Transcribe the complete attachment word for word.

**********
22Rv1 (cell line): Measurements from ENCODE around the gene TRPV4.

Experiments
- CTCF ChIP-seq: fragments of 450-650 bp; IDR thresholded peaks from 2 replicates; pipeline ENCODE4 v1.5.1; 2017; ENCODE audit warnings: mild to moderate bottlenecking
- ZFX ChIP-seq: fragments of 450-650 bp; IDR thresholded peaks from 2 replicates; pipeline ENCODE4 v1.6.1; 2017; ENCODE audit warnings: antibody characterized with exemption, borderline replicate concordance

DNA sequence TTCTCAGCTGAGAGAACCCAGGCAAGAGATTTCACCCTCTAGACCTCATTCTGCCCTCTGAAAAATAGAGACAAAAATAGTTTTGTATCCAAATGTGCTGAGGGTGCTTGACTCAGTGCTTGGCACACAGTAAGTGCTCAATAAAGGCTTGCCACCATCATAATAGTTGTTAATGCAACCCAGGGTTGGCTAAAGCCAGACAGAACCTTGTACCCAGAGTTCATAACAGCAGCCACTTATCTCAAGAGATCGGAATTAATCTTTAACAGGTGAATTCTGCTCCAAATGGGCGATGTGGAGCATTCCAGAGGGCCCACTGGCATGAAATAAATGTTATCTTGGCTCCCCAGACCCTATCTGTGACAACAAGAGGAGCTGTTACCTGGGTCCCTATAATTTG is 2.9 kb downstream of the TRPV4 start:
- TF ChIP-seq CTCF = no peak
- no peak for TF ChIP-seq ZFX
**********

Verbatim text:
22Rv1 (cell line): Measurements from ENCODE around the gene TRPV4.

Experiments
- CTCF ChIP-seq: fragments of 450-650 bp; IDR thresholded peaks from 2 replicates; pipeline ENCODE4 v1.5.1; 2017; ENCODE audit warnings: mild to moderate bottlenecking
- ZFX ChIP-seq: fragments of 450-650 bp; IDR thresholded peaks from 2 replicates; pipeline ENCODE4 v1.6.1; 2017; ENCODE audit warnings: antibody characterized with exemption, borderline replicate concordance

DNA sequence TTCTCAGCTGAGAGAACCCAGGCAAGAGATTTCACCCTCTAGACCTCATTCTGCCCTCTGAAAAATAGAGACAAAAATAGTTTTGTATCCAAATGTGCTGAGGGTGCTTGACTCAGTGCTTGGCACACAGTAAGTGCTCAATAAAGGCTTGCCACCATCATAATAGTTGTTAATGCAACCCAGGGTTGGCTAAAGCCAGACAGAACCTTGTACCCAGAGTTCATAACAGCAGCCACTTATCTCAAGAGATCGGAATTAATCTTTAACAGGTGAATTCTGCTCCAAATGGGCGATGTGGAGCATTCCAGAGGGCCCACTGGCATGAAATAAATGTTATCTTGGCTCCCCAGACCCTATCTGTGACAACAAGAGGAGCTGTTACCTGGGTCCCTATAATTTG is 2.9 kb downstream of the TRPV4 start:
- TF ChIP-seq CTCF = no peak
- no peak for TF ChIP-seq ZFX